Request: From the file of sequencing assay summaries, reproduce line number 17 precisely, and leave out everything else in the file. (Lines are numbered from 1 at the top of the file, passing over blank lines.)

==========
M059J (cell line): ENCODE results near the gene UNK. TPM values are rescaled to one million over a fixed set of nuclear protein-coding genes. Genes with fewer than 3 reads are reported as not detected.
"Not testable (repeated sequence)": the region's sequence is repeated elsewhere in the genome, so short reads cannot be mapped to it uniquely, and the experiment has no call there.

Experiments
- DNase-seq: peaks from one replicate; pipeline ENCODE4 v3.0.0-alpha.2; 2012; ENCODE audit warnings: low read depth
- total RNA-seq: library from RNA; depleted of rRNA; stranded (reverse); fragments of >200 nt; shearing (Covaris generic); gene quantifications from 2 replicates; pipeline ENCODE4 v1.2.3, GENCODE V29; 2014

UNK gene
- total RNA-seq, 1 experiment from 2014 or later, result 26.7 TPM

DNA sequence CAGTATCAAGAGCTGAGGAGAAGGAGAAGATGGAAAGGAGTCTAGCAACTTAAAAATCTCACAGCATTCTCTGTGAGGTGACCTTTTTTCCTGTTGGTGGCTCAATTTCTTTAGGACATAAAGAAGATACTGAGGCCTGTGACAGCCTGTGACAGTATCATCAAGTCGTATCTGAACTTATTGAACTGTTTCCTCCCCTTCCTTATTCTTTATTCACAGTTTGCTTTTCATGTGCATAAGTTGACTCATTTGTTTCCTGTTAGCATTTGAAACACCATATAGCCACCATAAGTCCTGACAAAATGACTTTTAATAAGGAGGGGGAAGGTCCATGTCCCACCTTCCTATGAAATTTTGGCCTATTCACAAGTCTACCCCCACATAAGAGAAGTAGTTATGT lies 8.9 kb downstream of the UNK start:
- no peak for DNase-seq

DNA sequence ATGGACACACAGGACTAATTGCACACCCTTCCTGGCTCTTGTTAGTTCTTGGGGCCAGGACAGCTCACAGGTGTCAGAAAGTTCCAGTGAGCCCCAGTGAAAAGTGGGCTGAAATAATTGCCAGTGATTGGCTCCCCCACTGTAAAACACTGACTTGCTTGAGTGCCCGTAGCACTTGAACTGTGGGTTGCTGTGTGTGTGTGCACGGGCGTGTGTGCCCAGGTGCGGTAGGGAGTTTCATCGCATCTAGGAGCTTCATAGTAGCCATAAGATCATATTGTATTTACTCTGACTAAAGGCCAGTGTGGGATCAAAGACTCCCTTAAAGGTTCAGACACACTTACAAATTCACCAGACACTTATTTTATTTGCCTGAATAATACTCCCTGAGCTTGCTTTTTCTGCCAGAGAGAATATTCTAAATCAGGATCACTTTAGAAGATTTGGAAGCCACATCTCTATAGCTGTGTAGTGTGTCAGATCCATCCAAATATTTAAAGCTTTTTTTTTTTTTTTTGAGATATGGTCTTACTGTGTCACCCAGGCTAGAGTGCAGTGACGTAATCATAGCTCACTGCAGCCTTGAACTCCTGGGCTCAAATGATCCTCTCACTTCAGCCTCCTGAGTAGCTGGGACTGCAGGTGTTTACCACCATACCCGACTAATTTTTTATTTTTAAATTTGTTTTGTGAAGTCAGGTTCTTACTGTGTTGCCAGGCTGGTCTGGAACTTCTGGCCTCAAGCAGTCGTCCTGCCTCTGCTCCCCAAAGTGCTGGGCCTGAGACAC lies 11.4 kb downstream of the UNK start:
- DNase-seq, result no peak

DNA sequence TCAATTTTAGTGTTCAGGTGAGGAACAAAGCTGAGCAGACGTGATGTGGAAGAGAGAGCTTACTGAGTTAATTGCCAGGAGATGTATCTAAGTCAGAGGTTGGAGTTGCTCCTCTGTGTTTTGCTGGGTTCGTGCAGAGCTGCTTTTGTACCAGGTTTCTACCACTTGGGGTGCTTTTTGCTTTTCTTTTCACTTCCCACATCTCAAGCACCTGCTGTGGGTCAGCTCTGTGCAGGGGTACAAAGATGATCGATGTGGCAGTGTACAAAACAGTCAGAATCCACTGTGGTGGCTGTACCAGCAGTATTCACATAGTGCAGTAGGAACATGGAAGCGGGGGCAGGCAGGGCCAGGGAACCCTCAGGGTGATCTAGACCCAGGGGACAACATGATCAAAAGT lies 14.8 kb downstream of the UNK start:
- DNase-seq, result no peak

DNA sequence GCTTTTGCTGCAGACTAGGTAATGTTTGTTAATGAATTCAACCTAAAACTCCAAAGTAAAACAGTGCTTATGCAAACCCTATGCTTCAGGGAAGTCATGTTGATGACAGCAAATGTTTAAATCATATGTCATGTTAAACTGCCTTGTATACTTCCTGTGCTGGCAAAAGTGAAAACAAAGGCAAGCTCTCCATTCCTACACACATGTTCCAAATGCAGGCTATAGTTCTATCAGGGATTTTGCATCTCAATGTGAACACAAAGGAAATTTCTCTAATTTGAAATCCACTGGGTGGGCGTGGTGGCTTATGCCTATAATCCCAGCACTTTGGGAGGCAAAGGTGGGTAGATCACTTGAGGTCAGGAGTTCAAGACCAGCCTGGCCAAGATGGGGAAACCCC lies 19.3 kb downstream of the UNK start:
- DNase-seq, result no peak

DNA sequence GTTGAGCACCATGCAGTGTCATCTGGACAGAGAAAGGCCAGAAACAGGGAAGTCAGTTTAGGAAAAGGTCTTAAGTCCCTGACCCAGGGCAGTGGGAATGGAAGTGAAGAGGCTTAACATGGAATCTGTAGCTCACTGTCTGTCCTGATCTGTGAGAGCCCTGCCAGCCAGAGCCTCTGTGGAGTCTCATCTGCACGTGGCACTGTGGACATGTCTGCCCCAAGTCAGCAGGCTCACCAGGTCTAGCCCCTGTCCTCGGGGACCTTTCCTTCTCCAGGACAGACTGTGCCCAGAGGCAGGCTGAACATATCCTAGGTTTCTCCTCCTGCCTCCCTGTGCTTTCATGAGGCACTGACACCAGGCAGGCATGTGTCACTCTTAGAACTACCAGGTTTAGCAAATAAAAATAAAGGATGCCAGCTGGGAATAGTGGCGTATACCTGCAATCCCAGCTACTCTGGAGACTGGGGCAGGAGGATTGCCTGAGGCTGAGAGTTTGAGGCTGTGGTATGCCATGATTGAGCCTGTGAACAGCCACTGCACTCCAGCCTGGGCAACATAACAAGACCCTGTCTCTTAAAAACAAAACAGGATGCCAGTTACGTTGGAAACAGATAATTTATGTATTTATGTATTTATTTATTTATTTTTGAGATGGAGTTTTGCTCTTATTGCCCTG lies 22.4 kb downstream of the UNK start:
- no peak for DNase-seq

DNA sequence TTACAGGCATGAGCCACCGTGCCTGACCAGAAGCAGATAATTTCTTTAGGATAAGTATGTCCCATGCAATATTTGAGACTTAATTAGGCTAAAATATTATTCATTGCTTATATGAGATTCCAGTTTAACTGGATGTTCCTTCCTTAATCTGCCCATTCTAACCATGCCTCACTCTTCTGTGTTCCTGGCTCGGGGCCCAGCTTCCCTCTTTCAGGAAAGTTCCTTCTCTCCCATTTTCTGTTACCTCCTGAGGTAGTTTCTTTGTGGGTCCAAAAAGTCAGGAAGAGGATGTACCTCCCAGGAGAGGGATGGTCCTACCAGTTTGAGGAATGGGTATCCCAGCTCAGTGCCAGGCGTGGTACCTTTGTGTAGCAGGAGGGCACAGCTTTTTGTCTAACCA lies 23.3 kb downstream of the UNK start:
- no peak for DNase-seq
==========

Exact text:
- no peak for DNase-seq